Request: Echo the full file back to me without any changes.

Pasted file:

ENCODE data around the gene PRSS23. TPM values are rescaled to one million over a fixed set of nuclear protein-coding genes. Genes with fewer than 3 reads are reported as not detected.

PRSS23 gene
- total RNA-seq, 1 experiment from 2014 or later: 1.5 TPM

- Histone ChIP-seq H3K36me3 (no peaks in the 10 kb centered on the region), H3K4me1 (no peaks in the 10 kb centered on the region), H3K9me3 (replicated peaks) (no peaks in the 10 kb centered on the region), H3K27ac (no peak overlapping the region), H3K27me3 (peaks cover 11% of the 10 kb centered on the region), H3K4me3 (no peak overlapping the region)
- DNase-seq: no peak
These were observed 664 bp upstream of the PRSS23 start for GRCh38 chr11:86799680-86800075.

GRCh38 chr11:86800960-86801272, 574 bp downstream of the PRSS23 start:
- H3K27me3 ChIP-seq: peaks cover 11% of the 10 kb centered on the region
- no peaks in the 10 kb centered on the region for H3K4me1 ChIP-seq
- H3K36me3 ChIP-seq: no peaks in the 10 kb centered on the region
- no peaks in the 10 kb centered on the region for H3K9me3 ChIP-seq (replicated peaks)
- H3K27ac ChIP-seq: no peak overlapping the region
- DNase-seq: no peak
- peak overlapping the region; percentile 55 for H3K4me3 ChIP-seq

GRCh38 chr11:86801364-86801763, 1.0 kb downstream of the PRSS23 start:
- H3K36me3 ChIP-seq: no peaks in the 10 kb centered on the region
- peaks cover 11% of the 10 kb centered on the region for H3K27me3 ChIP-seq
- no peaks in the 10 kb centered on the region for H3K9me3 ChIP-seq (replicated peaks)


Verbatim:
ENCODE data around the gene PRSS23. TPM values are rescaled to one million over a fixed set of nuclear protein-coding genes. Genes with fewer than 3 reads are reported as not detected.

PRSS23 gene
- total RNA-seq, 1 experiment from 2014 or later: 1.5 TPM

- Histone ChIP-seq H3K36me3 (no peaks in the 10 kb centered on the region), H3K4me1 (no peaks in the 10 kb centered on the region), H3K9me3 (replicated peaks) (no peaks in the 10 kb centered on the region), H3K27ac (no peak overlapping the region), H3K27me3 (peaks cover 11% of the 10 kb centered on the region), H3K4me3 (no peak overlapping the region)
- DNase-seq: no peak
These were observed 664 bp upstream of the PRSS23 start for GRCh38 chr11:86799680-86800075.

GRCh38 chr11:86800960-86801272, 574 bp downstream of the PRSS23 start:
- H3K27me3 ChIP-seq: peaks cover 11% of the 10 kb centered on the region
- no peaks in the 10 kb centered on the region for H3K4me1 ChIP-seq
- H3K36me3 ChIP-seq: no peaks in the 10 kb centered on the region
- no peaks in the 10 kb centered on the region for H3K9me3 ChIP-seq (replicated peaks)
- H3K27ac ChIP-seq: no peak overlapping the region
- DNase-seq: no peak
- peak overlapping the region; percentile 55 for H3K4me3 ChIP-seq

GRCh38 chr11:86801364-86801763, 1.0 kb downstream of the PRSS23 start:
- H3K36me3 ChIP-seq: no peaks in the 10 kb centered on the region
- peaks cover 11% of the 10 kb centered on the region for H3K27me3 ChIP-seq
- no peaks in the 10 kb centered on the region for H3K9me3 ChIP-seq (replicated peaks)